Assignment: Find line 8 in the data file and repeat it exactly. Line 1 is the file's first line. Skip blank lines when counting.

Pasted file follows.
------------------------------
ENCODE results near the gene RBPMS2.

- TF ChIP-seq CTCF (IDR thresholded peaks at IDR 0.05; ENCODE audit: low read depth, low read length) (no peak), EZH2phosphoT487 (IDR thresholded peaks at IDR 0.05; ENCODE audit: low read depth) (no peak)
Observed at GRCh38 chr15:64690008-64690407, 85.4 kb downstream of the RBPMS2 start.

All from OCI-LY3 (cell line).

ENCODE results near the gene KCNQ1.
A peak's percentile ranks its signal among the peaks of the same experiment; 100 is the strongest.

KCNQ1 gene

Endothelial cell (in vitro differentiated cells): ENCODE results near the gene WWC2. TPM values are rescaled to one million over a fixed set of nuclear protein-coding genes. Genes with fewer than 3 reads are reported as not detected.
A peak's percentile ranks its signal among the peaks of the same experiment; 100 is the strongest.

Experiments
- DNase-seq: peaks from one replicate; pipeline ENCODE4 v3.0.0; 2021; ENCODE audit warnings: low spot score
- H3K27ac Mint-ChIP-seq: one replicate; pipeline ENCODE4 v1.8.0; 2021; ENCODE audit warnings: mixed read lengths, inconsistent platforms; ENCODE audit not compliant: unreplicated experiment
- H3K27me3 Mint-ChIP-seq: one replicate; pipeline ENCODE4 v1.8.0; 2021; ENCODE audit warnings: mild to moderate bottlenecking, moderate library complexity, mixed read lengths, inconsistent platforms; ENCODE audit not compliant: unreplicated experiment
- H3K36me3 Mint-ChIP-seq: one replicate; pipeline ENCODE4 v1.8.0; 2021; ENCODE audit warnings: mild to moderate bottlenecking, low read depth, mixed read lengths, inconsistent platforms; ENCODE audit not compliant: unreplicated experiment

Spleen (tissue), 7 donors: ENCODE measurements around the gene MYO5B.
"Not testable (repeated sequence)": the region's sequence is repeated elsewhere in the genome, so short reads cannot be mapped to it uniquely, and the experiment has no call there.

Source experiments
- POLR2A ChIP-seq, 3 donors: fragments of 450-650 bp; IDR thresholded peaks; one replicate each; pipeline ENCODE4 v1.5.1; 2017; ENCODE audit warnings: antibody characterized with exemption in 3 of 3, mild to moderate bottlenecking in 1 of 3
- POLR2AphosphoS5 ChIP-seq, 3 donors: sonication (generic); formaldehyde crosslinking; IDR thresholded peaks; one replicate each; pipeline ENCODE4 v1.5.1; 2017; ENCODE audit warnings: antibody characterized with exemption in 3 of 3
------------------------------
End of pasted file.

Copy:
Endothelial cell (in vitro differentiated cells): ENCODE results near the gene WWC2. TPM values are rescaled to one million over a fixed set of nuclear protein-coding genes. Genes with fewer than 3 reads are reported as not detected.